As part of The Baltimore Sun's Fall Arts Guide, reporters and critics picked 10 up-and-comers whose names you should get to know. See the full list here.
Michael Faulkner, 45, filmmaker
Still photography had long been Michael Faulkner's hobby. But that was before he heard that Baltimore beatboxer and vocal percussionist extraordinaire Shodekeh was heading to the Siberian region of Tuva, home to a tradition of throat-singing, called Khoomei, that involves singing two or more pitches simultaneously and really has to be heard to be believed.
Going along to just take photographs, or even make some rough sound recordings, wouldn't cut it, Faulkner knew. It was time to make those filmmaker dreams he'd been nursing for so long become real.
"It was just going to be me and maybe one camera," the Charles Village resident says. "The more I started talking about it with friends, I just thought, 'You know what? Let's go for it. You've got to have great sound, get great images.'
"I guess you could say I saw this amazing opportunity to put, like, a visual amplification — is that a thing? — on what he does, and what they do."
The resulting film, "Shu-De!" – Tuvan for "Let's go!" — was one of the crowd favorites at May's 18th Maryland Film festival, where it had its East Coast premiere (its world premiere was a few weeks earlier, at the Nashville Film Festival). Its mix of local interest and exotic locales, not to mention its haunting melodies, proved a crowd-pleaser of the first order. It's since screened at several other festivals, and will be going on a seven-city tour in October
"It's amazing to see your work on a big screen — especially me being a cinephile, someone who loves movies and story in general," says Faulkner, a freelance location manager and film producer who moved from Kalamazoo, Mich., to Baltimore in 1998. "I was really happy to notice — it's a real movie. It's there; it stands up on the big screen."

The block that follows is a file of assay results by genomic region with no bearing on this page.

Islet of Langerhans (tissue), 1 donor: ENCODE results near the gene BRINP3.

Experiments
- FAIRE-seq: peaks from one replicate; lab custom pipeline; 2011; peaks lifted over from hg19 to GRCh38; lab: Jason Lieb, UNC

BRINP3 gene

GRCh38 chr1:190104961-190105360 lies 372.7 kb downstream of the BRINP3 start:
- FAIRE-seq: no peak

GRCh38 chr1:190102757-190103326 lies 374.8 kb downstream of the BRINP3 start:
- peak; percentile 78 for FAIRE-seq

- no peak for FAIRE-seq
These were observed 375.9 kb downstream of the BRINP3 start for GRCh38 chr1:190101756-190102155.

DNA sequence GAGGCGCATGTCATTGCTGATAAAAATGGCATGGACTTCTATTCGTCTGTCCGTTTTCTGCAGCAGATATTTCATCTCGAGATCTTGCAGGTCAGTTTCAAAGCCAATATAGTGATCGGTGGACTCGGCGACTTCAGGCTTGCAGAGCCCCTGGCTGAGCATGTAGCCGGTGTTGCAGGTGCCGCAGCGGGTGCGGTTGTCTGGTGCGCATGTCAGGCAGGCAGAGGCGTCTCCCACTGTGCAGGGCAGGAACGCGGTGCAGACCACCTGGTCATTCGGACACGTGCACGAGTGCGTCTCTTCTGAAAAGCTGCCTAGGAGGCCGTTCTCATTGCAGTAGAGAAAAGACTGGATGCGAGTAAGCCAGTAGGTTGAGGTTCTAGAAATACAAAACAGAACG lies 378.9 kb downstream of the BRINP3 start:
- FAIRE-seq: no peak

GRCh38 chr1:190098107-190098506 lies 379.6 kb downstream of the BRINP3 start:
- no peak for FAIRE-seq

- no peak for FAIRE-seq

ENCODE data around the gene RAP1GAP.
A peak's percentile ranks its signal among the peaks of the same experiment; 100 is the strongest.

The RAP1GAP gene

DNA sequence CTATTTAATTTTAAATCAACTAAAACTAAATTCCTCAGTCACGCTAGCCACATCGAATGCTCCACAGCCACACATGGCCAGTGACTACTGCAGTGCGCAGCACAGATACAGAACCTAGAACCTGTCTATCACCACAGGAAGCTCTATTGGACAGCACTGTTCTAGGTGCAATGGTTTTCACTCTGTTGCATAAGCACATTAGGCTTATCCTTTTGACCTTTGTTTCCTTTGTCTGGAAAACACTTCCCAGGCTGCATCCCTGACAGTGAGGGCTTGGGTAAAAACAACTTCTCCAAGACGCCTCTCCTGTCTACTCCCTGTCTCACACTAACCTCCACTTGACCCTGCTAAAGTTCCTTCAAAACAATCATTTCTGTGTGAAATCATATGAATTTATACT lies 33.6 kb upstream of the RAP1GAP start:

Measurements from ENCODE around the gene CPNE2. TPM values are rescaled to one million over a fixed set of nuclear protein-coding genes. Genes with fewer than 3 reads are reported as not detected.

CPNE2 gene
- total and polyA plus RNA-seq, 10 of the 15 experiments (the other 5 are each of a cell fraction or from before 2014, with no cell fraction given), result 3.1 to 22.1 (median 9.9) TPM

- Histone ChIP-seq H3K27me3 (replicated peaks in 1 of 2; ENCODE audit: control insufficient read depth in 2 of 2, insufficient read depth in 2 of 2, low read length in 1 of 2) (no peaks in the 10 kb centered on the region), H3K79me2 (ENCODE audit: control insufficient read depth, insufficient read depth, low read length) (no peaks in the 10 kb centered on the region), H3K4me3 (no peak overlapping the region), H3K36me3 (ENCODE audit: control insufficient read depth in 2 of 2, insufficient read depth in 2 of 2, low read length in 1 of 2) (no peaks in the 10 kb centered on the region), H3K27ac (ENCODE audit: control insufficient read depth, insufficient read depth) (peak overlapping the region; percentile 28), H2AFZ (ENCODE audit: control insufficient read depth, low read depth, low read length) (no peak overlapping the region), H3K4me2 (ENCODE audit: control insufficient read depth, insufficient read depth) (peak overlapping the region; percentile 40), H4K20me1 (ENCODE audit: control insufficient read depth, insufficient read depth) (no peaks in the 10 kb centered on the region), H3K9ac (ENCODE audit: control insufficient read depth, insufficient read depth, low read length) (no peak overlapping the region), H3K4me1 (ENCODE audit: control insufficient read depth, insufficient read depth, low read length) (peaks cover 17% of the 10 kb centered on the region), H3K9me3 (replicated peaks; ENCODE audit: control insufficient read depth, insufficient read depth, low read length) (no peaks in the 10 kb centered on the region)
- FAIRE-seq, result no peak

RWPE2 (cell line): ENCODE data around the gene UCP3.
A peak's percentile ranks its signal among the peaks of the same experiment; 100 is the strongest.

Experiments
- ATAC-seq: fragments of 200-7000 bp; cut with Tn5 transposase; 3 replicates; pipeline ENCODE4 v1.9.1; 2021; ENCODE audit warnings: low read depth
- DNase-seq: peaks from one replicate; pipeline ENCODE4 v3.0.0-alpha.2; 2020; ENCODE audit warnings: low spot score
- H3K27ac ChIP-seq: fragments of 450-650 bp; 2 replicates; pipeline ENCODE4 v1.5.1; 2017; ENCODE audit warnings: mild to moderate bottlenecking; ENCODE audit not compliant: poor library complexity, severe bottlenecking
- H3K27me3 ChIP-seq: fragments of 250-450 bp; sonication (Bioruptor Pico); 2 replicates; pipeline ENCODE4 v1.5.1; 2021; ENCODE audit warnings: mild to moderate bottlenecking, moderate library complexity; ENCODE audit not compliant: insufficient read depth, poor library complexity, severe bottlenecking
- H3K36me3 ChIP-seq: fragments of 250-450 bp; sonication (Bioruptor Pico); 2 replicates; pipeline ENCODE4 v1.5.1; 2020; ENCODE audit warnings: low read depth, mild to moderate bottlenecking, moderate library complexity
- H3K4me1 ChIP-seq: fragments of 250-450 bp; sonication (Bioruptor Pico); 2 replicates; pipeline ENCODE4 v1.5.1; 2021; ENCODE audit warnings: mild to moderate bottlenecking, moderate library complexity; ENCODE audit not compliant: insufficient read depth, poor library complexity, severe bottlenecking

Getting into the Maryland festival was a real hometown-boy-makes-good story for Faulkner. Not only does he live in Baltimore, but one of his first jobs here was helping out with 1999's inaugural Maryland Film Festival. He's continued working for it as a freelance photographer.
Festival director Jed Dietz, who assiduously avoids giving preferential treatment to local films or filmmakers in programming the annual event, is quick to praise Faulkner's work. It documents "a very profound cross-cultural export and relationship, in this case through music," he says.
His first documentary behind him, Faulkner is working as a producer on another local project, a documentary from director Holden Warren exploring Baltimore's arabber tradition. And he's putting the final touches on his own second film, about a "competitive team-based karaoke league" he joined a few years back. With some luck, he says, it could be finished by the end of the year, in time for the 2017 festival.